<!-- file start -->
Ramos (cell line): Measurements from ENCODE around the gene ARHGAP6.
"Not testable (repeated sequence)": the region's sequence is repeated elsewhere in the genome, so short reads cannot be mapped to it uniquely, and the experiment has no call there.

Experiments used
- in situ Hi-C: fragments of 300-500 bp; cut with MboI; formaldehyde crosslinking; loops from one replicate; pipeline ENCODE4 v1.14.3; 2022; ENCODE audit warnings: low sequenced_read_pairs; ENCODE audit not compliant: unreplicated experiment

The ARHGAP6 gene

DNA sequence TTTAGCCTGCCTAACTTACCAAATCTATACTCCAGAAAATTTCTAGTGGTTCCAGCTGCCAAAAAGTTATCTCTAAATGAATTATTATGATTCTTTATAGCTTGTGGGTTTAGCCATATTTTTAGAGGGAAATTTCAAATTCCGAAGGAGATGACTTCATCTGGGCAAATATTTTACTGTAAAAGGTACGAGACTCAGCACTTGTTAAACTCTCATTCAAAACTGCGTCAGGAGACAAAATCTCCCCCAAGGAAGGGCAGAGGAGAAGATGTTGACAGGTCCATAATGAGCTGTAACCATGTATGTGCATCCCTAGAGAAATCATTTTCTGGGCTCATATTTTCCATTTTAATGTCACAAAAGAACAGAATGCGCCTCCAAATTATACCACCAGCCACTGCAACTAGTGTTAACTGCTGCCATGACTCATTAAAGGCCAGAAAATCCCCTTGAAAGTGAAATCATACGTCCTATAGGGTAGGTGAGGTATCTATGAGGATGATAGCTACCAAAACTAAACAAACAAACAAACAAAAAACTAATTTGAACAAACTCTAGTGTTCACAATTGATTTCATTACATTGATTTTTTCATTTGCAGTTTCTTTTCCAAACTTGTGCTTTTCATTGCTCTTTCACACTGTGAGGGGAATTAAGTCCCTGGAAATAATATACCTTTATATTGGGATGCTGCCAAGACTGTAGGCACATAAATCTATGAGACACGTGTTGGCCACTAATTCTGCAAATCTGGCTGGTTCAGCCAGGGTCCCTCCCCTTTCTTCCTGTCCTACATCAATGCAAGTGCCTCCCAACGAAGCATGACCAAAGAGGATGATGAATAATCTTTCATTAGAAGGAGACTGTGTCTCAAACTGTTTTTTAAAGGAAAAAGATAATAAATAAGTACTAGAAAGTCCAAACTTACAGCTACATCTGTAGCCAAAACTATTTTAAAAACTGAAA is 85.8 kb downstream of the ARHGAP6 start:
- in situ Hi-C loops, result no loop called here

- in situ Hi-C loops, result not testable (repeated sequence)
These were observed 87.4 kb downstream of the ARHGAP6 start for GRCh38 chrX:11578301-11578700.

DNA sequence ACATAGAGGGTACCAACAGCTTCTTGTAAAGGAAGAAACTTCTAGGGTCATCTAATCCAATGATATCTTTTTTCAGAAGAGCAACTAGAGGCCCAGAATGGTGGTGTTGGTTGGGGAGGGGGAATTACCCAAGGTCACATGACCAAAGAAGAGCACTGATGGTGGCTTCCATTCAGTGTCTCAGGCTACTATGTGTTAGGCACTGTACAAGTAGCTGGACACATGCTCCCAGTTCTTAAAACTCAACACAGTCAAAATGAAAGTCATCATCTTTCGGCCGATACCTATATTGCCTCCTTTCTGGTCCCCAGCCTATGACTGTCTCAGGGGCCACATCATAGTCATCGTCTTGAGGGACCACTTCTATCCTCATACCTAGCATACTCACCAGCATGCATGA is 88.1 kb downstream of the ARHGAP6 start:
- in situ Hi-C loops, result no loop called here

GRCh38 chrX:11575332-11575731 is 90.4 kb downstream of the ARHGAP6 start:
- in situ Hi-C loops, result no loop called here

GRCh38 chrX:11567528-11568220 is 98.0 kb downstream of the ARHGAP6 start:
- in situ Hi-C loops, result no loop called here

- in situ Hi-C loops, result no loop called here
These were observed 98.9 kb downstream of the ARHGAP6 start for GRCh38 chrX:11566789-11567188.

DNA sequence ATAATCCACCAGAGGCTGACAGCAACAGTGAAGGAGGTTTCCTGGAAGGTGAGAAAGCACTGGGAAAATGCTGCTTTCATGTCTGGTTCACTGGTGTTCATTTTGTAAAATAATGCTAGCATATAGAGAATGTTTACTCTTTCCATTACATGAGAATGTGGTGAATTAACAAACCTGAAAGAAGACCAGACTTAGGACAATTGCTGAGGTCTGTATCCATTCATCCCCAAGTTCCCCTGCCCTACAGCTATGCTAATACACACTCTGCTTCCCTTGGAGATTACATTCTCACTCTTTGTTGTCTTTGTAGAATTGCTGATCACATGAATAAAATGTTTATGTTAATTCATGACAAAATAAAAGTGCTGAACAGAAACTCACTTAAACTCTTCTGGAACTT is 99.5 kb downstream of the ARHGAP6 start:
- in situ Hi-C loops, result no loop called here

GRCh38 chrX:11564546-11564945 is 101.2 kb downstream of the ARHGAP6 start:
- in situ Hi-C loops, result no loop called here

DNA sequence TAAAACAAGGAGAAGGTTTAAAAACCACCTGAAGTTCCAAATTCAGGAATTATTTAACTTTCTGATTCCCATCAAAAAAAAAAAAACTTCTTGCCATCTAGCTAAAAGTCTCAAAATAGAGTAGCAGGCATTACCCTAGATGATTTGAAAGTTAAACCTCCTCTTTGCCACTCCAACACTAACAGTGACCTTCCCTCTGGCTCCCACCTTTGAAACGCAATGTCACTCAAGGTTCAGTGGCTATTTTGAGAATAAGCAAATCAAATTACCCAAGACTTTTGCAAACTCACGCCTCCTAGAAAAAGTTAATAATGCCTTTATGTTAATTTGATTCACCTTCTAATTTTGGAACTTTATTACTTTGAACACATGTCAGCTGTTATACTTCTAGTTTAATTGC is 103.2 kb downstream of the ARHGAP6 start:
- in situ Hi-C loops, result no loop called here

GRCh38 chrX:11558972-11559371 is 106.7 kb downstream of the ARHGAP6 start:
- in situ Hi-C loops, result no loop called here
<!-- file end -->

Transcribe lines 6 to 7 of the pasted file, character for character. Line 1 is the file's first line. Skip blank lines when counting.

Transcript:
DNA sequence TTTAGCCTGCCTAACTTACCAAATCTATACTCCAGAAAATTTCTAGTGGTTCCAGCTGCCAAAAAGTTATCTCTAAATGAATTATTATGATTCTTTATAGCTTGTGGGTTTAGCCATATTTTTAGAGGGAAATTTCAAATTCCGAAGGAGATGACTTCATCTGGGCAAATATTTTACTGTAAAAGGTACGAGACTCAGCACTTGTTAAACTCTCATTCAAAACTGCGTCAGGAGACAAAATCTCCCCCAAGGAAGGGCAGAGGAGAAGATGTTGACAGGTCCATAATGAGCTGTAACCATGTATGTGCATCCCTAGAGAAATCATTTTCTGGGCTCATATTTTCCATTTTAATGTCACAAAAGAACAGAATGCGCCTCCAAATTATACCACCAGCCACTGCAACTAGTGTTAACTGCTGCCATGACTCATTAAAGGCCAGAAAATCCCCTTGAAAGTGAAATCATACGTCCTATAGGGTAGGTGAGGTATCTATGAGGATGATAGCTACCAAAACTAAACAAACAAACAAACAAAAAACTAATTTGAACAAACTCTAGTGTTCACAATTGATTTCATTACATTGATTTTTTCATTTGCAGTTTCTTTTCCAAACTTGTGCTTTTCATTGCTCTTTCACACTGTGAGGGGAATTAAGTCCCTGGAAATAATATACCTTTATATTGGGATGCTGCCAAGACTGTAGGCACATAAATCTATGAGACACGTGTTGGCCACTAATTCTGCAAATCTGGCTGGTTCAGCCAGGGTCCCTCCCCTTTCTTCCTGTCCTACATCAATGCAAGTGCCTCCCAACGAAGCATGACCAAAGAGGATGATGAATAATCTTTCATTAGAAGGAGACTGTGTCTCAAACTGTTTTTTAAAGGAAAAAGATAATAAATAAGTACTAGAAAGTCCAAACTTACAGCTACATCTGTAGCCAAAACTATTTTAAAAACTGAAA is 85.8 kb downstream of the ARHGAP6 start:
- in situ Hi-C loops, result no loop called here